Whatever happened to the freelance job market?_
May 01, 2008

Today was one of my semi-annual freelance ring-rounds where I call up all my contacts and recruitment companies to remind them that I’m still alive. After many chats it seems that us Actionscripters (especially those with Actionscript 3 skills) are very highly in demand, and permanent and contract roles were thick on the ground. But mention the words ‘off-site’ and things take a turn for the worst. It seems that many employers are gearing up for the forecast economic nastiness by cutting back on remote workers. Now, this doesn’t make much sense to me. Admittedly, freelancers are more expensive, but in general they get the job done quicker, don’t take up valuable office space and buy their own tea and biscuits. However, that seems to be the way of the market right now. One consultant said that they had noticed a very definite drop-off in the number of freelance opportunities on their books over the last three months, and a lot of freelancers were taking permanent jobs to ride out the storm.

So what does that mean for us stay at home boffins? Here is Dave’s handy guide to getting freelance off-site work:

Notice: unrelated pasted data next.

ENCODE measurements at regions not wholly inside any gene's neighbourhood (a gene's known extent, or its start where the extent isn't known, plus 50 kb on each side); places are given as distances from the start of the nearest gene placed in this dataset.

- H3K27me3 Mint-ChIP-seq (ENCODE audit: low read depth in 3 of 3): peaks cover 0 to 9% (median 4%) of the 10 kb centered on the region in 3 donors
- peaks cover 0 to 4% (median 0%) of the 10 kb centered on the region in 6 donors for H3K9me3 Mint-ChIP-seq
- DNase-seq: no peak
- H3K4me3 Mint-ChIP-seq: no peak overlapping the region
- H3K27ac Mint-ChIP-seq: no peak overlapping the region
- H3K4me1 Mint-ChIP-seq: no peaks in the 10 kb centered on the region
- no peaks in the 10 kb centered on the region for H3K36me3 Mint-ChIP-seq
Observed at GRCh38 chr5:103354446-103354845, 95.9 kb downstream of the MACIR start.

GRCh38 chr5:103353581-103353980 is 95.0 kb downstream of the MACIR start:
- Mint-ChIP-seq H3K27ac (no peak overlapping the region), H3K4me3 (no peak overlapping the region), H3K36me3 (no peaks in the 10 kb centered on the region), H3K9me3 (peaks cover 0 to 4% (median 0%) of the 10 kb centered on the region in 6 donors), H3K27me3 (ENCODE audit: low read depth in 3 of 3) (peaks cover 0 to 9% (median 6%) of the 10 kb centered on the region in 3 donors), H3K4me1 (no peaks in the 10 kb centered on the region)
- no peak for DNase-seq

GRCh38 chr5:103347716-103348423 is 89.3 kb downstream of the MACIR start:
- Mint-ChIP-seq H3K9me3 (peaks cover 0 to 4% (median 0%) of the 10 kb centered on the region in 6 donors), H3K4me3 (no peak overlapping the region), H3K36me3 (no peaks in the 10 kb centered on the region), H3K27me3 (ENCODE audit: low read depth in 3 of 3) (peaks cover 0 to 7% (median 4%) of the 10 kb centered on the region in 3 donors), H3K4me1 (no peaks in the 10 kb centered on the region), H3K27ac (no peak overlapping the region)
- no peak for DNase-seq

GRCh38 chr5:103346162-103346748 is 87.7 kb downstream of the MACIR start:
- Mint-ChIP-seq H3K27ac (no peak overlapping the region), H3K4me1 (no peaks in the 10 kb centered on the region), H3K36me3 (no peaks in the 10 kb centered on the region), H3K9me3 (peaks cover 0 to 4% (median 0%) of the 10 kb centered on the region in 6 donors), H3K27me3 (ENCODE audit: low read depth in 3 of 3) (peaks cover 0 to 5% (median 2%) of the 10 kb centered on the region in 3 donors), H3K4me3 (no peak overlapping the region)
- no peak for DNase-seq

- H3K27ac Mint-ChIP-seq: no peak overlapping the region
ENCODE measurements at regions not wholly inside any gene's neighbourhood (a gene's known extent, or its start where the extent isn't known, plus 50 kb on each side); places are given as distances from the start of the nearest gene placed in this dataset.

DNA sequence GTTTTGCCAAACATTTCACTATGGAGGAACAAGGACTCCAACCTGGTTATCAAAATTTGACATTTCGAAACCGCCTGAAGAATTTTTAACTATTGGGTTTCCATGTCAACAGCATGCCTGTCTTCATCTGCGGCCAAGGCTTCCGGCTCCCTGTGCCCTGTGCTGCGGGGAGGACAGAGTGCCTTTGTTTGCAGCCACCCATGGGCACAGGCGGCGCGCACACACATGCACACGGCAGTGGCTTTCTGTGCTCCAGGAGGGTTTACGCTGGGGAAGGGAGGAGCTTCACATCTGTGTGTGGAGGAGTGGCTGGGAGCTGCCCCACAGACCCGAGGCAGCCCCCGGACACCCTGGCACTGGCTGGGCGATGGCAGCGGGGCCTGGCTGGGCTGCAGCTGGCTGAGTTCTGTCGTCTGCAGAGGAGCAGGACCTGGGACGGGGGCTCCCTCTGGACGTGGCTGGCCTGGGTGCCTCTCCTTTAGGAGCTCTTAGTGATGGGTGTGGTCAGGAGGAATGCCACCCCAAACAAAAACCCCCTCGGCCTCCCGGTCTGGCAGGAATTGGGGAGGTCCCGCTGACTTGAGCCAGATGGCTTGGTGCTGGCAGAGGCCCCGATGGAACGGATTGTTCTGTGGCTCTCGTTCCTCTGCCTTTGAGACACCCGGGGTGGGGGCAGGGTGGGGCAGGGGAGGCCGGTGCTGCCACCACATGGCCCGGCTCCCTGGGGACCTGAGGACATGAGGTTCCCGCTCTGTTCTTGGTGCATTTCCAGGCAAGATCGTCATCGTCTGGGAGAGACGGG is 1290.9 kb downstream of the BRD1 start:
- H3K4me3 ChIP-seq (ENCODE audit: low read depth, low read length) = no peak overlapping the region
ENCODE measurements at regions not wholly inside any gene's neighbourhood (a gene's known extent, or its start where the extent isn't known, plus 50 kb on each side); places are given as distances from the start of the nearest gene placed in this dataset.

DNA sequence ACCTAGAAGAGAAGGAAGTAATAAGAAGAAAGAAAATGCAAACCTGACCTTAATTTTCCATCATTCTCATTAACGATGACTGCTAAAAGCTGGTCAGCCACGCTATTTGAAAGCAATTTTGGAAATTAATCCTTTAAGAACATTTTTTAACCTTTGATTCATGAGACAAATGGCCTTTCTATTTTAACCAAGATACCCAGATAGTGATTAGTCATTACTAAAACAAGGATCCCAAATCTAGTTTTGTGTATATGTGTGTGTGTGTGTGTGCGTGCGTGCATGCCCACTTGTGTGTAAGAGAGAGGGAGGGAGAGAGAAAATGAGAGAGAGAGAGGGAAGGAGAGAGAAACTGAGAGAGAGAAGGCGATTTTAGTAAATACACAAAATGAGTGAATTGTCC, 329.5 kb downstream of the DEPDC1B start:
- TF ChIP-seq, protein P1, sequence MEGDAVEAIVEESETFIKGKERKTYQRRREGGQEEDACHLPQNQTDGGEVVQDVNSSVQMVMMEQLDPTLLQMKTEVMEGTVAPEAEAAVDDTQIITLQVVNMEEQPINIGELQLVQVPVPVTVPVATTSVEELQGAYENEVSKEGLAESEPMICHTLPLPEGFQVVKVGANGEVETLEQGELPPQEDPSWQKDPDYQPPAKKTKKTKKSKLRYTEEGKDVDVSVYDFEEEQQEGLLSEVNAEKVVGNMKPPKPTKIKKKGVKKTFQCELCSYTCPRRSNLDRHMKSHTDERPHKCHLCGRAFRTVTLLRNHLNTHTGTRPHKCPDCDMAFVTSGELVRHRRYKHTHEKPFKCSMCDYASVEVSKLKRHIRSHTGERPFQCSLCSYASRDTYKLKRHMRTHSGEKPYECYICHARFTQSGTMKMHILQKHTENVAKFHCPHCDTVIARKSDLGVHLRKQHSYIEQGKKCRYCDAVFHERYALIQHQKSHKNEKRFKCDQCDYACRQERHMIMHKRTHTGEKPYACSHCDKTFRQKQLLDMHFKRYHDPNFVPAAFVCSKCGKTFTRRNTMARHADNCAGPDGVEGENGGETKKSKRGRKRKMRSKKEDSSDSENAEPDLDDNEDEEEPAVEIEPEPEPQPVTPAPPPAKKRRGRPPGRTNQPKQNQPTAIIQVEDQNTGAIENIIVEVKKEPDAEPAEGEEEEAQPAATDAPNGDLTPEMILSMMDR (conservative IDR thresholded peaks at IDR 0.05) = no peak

1. If you have contacts, use them! Folks you have worked for before are more likely to want to use you for any freelance work (unless you botched it for them, in which case you probably shouldn’t bother).
  2. Always be available for meetings. Even when working off-site it is fairly common for your clients to want to meet up to discuss project progress and talk through alternatives. You may need to factor travel costs into your daily rate.
  3. Keep your CV up to date and post it all over the web. I’ve found LinkedIn an invaluable resource for getting work.
  4. Keep up to date with the technology. Work out whatever the latest buzz is and play with it in your spare time. For example, for Actionscripters Papervision3d is the new big thing so if you don’t know it yet sit yourself down and have a play.
  5. If you have a website, do your very best to get it into Google under search terms related to your freelance skills! There isn’t really an easy way to do this but read up on SEO and do your very best. Bear in mind that it can take a long time to see any results.
  6. Get someone else to find the work for you. An excellent new resource for this is www.onlinepersonalassistant.com which basically allows you to hire a PA for a certain number of hours per week and they’ll crawl the web, make calls, promote you and do generally good things. I’ve used them a number of times and can’t recommend them highly enough.

And finally if none of that pays off get yourself a short-term contract in an office somewhere. You’ll get yourself new contacts, working in a team can be a lot of fun and you get free tea and biscuits. And maybe even a pool table.